In this edition: Unions face a tough 2020 choice, Democrats bail on Fox, and Kentucky gets redder.
I also manage to travel to Iowa and New Hampshire without running for president, and this is The Trailer.
As Joe Biden inches ever closer to a presidential bid, one of the loudest voices in his corner belongs to Harold Schaitberger.
The mustachioed president of the International Association of Fire Fighters, a job he has held since the turn of the century, urged Biden to run in 2016 and has all but promised an endorsement in 2020. When the IAFF meets in Washington next week, it won't hold a candidate forum; it will feature a speech from Biden.
“I would say he has a very good shot of getting our endorsement,” Schaitberger said in an interview this week. “He's got a 40-year track record on the issues that mean the most to our members and their families.”
The IAFF's enthusiastic support for Biden stands out for a simple reason: No other labor union sounds so ready to wade into the presidential race. Four years ago, Hillary Clinton locked up the support of the country's biggest unions earlier than any non-incumbent candidate in Democratic Party history. This year, most labor leaders are telling candidates to expect a drawn-out process, with no coronations and plenty of demands.
“The question you face every year is whether you chase the race or whether you shape the race,” said Randi Weingarten, the president of the 1.7 million-member American Federation of Teachers. “In my judgment, the process we had in 2016 was the right one for that year. This year, there are so many viable candidates, and we want the most participation from members that we've ever had before we make an endorsement.”
For the AFT, which passed a resolution about its 2020 endorsement last month, that means a stepped-up effort to encourage members to run for delegate slots and talk to candidates themselves. For the Service Employees International Union, that has meant telling candidates who contact the national union that they should build ties with local affiliates. For the 700,000-member Communications Workers of America, the largest union that backed Sen. Bernie Sanders (I-Vt.) in 2016, it means that the senator from Vermont will really have to compete to get the endorsement again.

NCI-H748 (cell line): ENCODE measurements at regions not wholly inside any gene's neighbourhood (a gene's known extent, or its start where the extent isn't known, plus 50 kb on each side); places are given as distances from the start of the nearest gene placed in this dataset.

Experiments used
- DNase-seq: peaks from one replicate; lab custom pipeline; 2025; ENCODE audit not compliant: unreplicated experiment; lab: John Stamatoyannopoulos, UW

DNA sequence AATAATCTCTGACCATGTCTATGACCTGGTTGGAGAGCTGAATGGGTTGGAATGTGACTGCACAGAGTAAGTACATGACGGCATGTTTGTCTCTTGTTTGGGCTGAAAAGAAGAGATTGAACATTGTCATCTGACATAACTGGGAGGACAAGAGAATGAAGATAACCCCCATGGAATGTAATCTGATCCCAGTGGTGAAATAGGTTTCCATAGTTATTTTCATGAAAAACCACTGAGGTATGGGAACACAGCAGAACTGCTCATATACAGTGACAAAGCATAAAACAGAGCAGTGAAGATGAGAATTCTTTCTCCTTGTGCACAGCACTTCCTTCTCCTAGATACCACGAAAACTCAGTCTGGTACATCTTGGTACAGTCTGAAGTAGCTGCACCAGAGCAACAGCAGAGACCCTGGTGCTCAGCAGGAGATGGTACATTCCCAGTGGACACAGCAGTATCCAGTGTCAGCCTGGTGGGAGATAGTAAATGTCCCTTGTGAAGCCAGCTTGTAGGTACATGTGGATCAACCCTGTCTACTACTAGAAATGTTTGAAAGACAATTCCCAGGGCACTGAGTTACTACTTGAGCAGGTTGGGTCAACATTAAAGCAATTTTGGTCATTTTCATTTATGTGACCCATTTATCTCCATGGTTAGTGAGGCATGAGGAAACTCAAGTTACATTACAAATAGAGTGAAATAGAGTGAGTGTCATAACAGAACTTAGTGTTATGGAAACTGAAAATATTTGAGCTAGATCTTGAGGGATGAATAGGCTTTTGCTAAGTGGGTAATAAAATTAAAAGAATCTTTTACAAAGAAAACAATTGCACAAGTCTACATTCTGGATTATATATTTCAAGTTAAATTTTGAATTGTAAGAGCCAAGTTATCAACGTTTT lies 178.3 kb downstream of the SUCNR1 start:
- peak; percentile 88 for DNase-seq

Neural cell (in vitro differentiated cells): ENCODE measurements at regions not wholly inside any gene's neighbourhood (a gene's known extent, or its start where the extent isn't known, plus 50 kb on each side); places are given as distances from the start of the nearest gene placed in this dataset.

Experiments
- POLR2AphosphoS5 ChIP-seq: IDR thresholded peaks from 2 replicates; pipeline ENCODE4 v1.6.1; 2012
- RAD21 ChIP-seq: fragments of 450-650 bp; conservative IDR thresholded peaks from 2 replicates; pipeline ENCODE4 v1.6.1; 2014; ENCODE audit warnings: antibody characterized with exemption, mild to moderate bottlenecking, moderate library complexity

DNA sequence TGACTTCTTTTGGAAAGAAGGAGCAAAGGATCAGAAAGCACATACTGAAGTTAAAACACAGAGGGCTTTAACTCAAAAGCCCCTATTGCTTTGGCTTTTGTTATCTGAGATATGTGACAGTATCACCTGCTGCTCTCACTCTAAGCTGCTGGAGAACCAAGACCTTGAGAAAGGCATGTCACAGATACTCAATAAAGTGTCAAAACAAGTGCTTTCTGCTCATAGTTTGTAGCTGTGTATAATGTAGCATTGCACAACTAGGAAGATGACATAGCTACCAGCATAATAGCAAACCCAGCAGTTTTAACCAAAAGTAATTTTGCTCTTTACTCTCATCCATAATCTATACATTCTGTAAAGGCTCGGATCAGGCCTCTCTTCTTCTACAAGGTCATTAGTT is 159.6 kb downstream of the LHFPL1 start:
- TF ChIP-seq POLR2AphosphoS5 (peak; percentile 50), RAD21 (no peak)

Even after Thursday's news that Sen. Sherrod Brown (D-Ohio) won't run for president, labor organizers say that the number of credible Democratic candidates will make it hard for most unions to coalesce early. In 2015, Clinton locked up major unions such as the American Federation of State, County and Municipal Employees (AFSCME) months before the Iowa caucuses; leaders of the federation's unions say, politely, that no candidate could pull that off now. One reason for Brown's decision, after all, was that he saw more Democrats adopting his positions on labor and workers.
“We're looking at a massive field of candidates each clamoring to prove that they're the best advocate for working people. So, we're heading into this cycle with high expectations,” said Julie Greene, the mobilization director of the AFL-CIO. “If you want to talk about building a fairer economy, you need to talk about your plan to build stronger unions. How are you going to make it easier for Americans to get a union card? If you aren't putting unionism front and center, don't expect to get very far with our members.”
The jockeying for labor endorsements could start in earnest next week, when the AFL-CIO's executive council meets in New Orleans, and where 2020 endorsement plans will be discussed. But this cycle, no union will be making peace with a front-runner's positions. That was what they had to do in 2015, when Clinton initially advocated for the Trans-Pacific Partnership.
“This is a time to urge union members to be active in the campaign of their choosing,” said Larry Cohen, a past president of CWA who supports Sanders for president. “Collectively, they can press the Democratic Party to make a priority out of collective bargaining and organizing. They can make this about whether governance in this country has anything to do with working people.”
Sanders, so far, has done the most to elevate labor unions. On Saturday, before he took the stage at his first presidential campaign speech in Brooklyn, he handed a microphone to Scott Slawson, president of Local 506 of the United Electrical, Radio and Machine Workers of America.